The exorcism story concerning the demoniac from Gerasene is not primarily about physical healing or indeed psychological healing, but about the restoration of one man’s identity. It is about salvation and the journey from being lost to being found. The first indication of this is the man’s response to Jesus’ question, “What is your name?” The man replies, “Legion” and we are told this was because many demons had been in the man. Yet the t term in light of what it means to be lost speaks volumes. The man oppressed and assaulted by too many demons has lost himself in the cacophony of their voices and has ceased being himself. He has, by the very onslaught of the burden become isolated form his community and even himself. David Lose notes that many today are overwhelmed by the voices of everyday living and expectations raging at them from all sides, denigrating their identity and driving them to places of extreme loneliness and despair. A personal illustration of this comes from one of my medical staff men when I was an intern. He was lost in the identity of doctor beset by the compulsion to be all things to each of his patients – spending upwards of 20 hours a day in his practice or at the hospital. Lost in this ever increasing demand he did see the loss of his marriage, the down turn of his health or the isolation from his family until it was too late. When things eventually fell apart he was too far lost to see that it had been his own doing, and instead blamed others for his situation.

Not to dwell on the individual as being lost, the story shows us that even societies may be lost. Having healed the man and restored him to his true identity the people didn’t rejoice or show amazement. Instead we are told they were afraid and asked Jesus to leave. In their own way the entire population was lost. With the swineherds we might understand their reticence as they lost their herd of swine and Jesus’ action had cost them their livelihood. However the entire city and countryside were afraid. Perhaps having seen the man restored to his true identity put them in a place where they no longer knew how to respond. When Cinderella goes from downtrodden household servant to princess the family and indeed the village do not know how to respond. The human “preferring the devil we know to the one we don’t” is alive and strong. People fear change! And perhaps congregations are among those who fear change the most and are those who need to be nurtured slowly and tenderly.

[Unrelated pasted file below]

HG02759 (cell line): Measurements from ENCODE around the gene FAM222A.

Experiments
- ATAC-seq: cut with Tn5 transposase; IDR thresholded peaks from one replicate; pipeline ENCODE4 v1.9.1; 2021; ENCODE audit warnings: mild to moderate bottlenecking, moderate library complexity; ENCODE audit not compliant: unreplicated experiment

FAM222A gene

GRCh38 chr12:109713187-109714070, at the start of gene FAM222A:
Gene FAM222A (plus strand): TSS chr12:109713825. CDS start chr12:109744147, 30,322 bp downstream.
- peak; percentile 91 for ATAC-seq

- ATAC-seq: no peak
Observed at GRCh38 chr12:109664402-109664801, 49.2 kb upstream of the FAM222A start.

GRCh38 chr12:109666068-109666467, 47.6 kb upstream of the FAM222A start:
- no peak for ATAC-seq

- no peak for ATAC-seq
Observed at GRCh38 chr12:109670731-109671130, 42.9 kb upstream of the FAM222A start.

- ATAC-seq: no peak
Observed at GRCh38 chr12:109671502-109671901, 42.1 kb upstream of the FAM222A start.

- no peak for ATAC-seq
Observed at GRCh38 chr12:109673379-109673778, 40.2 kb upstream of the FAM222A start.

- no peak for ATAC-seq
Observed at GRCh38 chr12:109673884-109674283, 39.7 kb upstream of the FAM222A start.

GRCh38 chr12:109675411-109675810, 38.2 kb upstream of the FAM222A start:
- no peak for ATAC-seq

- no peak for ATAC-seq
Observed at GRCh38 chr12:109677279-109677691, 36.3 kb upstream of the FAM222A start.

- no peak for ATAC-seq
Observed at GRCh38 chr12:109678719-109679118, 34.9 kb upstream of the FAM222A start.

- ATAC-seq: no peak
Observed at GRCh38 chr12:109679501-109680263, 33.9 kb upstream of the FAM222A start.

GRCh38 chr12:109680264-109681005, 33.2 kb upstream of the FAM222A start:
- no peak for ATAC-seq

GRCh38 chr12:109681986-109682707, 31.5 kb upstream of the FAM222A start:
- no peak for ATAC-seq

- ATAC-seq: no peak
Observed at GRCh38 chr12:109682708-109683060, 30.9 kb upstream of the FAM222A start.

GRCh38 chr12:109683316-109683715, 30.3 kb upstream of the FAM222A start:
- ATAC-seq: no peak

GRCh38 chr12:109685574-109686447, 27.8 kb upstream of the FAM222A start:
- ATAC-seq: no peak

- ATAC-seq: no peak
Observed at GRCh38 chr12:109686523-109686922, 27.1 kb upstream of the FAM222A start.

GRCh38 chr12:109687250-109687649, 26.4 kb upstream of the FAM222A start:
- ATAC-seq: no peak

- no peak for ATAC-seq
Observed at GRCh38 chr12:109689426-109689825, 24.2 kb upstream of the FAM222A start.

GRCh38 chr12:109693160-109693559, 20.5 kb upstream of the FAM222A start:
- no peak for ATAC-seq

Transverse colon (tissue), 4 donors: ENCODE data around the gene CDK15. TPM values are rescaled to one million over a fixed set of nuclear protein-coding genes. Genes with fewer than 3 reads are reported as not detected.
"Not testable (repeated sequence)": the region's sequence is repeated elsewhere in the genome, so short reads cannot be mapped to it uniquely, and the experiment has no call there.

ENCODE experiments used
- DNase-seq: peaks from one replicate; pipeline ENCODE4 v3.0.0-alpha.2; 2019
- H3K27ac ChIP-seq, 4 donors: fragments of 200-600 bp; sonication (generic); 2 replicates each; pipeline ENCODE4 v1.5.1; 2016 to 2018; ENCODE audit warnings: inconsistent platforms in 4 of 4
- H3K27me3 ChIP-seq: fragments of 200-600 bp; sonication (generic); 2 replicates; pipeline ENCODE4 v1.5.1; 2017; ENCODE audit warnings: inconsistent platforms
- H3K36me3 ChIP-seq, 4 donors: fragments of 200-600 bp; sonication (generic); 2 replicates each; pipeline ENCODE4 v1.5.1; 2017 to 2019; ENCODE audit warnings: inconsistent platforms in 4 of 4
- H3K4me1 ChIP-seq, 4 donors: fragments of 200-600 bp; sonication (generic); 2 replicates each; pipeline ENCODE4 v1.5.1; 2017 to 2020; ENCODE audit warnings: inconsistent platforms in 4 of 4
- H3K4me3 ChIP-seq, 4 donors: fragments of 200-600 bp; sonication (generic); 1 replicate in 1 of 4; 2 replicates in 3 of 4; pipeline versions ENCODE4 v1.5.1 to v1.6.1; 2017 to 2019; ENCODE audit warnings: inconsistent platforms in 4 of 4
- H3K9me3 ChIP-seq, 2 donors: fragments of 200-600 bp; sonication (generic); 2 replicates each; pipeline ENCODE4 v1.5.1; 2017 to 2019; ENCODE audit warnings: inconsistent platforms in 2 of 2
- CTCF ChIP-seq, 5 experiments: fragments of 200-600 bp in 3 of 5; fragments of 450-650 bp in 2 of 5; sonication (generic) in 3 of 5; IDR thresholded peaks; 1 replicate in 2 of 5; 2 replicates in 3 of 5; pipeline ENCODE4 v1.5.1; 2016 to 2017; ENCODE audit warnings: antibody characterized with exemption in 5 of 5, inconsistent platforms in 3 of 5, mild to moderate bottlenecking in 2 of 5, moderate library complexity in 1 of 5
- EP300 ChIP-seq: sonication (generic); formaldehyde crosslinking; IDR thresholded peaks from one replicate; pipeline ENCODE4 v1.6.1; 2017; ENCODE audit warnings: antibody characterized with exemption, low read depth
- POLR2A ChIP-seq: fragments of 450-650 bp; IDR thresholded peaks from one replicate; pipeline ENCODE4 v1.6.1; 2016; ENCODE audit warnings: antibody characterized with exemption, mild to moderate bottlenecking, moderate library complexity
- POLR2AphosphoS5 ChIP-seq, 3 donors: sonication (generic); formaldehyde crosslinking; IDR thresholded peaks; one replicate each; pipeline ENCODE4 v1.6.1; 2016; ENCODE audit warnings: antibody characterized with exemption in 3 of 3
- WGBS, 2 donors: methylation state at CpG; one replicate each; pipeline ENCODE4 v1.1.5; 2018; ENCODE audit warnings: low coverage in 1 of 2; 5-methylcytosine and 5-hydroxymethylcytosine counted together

Perhaps that is why Jesus chose not to let the restored Gerasene man follow him but bade him to return home and to testify to God’s graciousness in his own life. Maybe as he witnessed to God’s gift to him through Jesus he may have been an instrument for good in the life of his community. Maybe his actions were the groundwork for the Gentile acceptance of the Gospel message some 30-40 years after the event when Paul began his Ministry to the Gentiles and found favour there. For sure, if Jesus had allowed him to become one of his regular followers the people of Gerasene would have returned to their previous way of life and would have been much more hesitant about allowing the Gospel into their midst.

God works in mysterious ways to seek us in our lostness. Sometimes it is in the turbulence of nature, sometimes it is in the quiet stillness between the thunders, sometimes it will be in the miraculous and dramatic and yet it might be in the slow and steady witnessing of one who has experienced being lost and then restored.

Are we lost and seeking to find our way back? Are we lost and don’t know it? Or are we lost and afraid of the alternative?

Almighty God, you alone know our lot in life whether we are lost, whether we struggle. You have given hope through your well beloved son and through him have promised new life. Help us we pray to see when we are lost, to know when we have strayed and to guide us gently back to the path of renewed self and restored identity. Keep us ever mindful of your presence and open our ears to hear you amid all the demons of the world. This we pray in the name of your Son Jesus Christ.